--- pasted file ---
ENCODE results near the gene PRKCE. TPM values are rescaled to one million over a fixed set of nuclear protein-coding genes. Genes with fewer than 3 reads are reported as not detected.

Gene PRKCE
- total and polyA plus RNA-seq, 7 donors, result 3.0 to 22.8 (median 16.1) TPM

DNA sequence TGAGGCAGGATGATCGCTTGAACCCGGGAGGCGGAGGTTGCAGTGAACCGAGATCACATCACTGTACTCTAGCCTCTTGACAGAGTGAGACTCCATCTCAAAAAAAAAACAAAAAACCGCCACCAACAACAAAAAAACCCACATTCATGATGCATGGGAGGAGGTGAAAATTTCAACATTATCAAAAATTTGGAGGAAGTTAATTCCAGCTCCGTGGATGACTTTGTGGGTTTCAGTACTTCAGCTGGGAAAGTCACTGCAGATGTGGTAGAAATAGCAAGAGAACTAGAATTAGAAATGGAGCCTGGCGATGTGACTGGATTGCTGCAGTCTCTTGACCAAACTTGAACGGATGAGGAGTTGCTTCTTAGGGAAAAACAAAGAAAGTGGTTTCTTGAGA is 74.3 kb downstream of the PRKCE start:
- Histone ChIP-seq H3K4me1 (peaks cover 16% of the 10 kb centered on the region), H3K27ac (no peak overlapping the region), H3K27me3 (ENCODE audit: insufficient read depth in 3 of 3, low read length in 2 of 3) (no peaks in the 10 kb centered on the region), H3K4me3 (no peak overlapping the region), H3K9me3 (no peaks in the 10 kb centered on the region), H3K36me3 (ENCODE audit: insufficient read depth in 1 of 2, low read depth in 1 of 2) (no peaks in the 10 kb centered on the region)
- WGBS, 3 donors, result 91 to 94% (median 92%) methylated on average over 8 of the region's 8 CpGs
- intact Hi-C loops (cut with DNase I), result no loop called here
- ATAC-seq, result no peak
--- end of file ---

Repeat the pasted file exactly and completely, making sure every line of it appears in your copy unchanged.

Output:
ENCODE results near the gene PRKCE. TPM values are rescaled to one million over a fixed set of nuclear protein-coding genes. Genes with fewer than 3 reads are reported as not detected.

Gene PRKCE
- total and polyA plus RNA-seq, 7 donors, result 3.0 to 22.8 (median 16.1) TPM

DNA sequence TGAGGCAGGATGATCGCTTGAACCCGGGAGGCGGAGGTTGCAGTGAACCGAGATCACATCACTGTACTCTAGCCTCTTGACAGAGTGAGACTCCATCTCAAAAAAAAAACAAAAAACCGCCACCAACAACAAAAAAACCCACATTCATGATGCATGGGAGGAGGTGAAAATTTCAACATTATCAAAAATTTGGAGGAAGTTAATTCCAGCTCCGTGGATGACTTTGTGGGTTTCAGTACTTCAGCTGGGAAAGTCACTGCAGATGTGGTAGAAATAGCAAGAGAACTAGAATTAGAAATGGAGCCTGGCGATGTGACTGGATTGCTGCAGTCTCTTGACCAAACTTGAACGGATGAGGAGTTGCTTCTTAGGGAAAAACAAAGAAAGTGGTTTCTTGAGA is 74.3 kb downstream of the PRKCE start:
- Histone ChIP-seq H3K4me1 (peaks cover 16% of the 10 kb centered on the region), H3K27ac (no peak overlapping the region), H3K27me3 (ENCODE audit: insufficient read depth in 3 of 3, low read length in 2 of 3) (no peaks in the 10 kb centered on the region), H3K4me3 (no peak overlapping the region), H3K9me3 (no peaks in the 10 kb centered on the region), H3K36me3 (ENCODE audit: insufficient read depth in 1 of 2, low read depth in 1 of 2) (no peaks in the 10 kb centered on the region)
- WGBS, 3 donors, result 91 to 94% (median 92%) methylated on average over 8 of the region's 8 CpGs
- intact Hi-C loops (cut with DNase I), result no loop called here
- ATAC-seq, result no peak